Pregnancy is broken down into three trimesters. Each trimester brings unique challenges, developments, and joys for both the expectant parents and the growing baby. In this blog post, we will take a closer look at the three traditional trimesters and explore the often- overlooked but equally crucial fourth trimester- the newborn phase.
First trimester – 1 to 12 weeks
The first trimester is crucial for the baby’s development, with tiny organs forming and the heart beating for the first time. As the body begins to adapt to the new life growing within, early pregnancy symptoms like morning sickness and fatigue may take centre stage.
Mamas-to-be may find themselves on an emotional rollercoaster from disbelief and worry to excitement and anticipation. In 2020, even though we were actively trying to get pregnant, I remember being very confused about how I was feeling when I first saw the two lines, it suddenly felt like everything was taken totally out of my control (which was probably good practice for what was to come!).
Second trimester – 13 to 27 weeks
The second trimester is when the bump really starts to make an appearance and things begin to feel very real. This trimester is often considered the ‘golden period’ as energy levels rise, morning sickness tails off, and the excitement of feeling the baby’s first kicks takes over. People often use this time to get familiar with pregnancy safe exercises and prioritise strengthening their all important pelvic floor.
Third trimester – 28 to 40+ weeks
With the bump getting ever bigger and the baby’s kicks becoming stronger and more frequent, parents eagerly await the big day. Towards the end of the third trimester it is easy to feel impatient about the arrival of your little one but try and enjoy the free time you have and even if you are not sleeping particularly well at night, try and make the most of the option to nap in the day.
The safest sleeping position during pregnancy is on your side, whether it be the left or right side. Studies indicate that, after 28 weeks, sleeping on your back can double the risk of stillbirth due to the baby’s weight compressing the vena cava, the main vein that returns blood to the heart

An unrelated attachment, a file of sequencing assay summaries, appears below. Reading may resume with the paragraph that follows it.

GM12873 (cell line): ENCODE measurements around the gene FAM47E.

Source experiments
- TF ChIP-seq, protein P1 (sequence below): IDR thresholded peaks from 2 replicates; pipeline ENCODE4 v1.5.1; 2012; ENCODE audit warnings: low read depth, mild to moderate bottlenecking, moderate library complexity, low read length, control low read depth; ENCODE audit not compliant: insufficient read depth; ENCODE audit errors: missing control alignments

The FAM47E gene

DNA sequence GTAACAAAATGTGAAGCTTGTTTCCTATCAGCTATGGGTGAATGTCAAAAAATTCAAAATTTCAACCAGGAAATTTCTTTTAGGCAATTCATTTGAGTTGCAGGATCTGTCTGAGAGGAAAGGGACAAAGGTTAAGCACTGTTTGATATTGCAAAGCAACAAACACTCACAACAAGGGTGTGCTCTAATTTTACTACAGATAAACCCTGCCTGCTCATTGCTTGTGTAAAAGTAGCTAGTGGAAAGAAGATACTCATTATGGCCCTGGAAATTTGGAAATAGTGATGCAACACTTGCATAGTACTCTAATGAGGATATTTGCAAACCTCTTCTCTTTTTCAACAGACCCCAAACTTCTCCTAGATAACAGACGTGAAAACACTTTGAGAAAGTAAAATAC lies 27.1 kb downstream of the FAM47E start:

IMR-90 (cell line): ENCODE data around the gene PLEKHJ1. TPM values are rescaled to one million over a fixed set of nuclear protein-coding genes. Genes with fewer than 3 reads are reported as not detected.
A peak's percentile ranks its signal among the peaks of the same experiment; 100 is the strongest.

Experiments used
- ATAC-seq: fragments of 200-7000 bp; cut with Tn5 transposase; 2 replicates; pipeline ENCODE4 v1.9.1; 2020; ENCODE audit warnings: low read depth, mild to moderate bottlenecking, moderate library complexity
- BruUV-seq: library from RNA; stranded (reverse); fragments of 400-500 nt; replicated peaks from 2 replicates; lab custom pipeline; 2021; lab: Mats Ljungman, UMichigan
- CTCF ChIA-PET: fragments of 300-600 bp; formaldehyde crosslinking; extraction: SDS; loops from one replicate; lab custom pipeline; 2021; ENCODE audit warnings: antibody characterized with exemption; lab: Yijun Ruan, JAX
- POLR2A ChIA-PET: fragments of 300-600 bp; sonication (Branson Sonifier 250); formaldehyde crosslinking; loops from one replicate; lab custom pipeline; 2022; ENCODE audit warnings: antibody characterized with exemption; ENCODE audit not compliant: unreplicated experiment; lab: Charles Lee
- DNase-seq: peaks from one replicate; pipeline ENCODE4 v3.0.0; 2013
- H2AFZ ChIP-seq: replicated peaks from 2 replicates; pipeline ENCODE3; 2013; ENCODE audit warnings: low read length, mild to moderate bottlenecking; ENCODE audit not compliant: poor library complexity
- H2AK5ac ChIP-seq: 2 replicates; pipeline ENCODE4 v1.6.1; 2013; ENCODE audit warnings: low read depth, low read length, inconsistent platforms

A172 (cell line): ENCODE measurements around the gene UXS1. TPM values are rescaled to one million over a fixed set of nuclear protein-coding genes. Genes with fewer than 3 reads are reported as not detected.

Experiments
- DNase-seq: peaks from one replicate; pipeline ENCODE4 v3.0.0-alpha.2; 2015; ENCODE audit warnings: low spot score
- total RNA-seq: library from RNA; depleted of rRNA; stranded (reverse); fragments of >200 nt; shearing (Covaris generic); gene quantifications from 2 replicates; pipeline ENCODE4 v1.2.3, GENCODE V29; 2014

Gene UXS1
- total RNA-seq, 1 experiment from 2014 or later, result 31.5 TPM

Don’t worry if you wake up on your back. The research specifically examined the initial sleeping position, as it is the one maintained for the longest duration. If you find yourself on your back when you wake up, simply shift to your side and go back to sleep.
Fourth trimester – 1 to 12 weeks after giving birth
The often overlooked yet profoundly transformative phase known as the fourth trimester unfolds in the first three months following childbirth. Sleepless nights, feeding schedules, and decoding the unique language of baby cries become the daily rhythm. Amidst what can sometimes feel very challenging, try to soak up all the skin to skin snuggles and newborn baby smells!
Tips for thriving in the fourth trimester
- Never has bulk cooking been more necessary – having a nutritious mug of soup ready within 45 seconds that you can drink with one hand is exactly what you want!
- When people come to meet your little one, make sure they know you are not hosting them, tell them to make themselves at home and make you a cup of tea!
- If you are planning to breastfeed the biggest pieces of advice I can give are 1) don’t over think it, the angle of their latch or the timing of their next feed, trust your gut and 2) in the first few days, if in doubt latch them on! Ultimately that is how your body knows it is milk production time. I am not an expert by any stretch but I have done more than my fair share of breastfeeding over the last 3 and a half years!
- While you can’t be jumping into a full exercise regime straight after giving birth there are gentle breathing exercises and stretches from The Mama Plan that you can start doing as soon as you feel ready.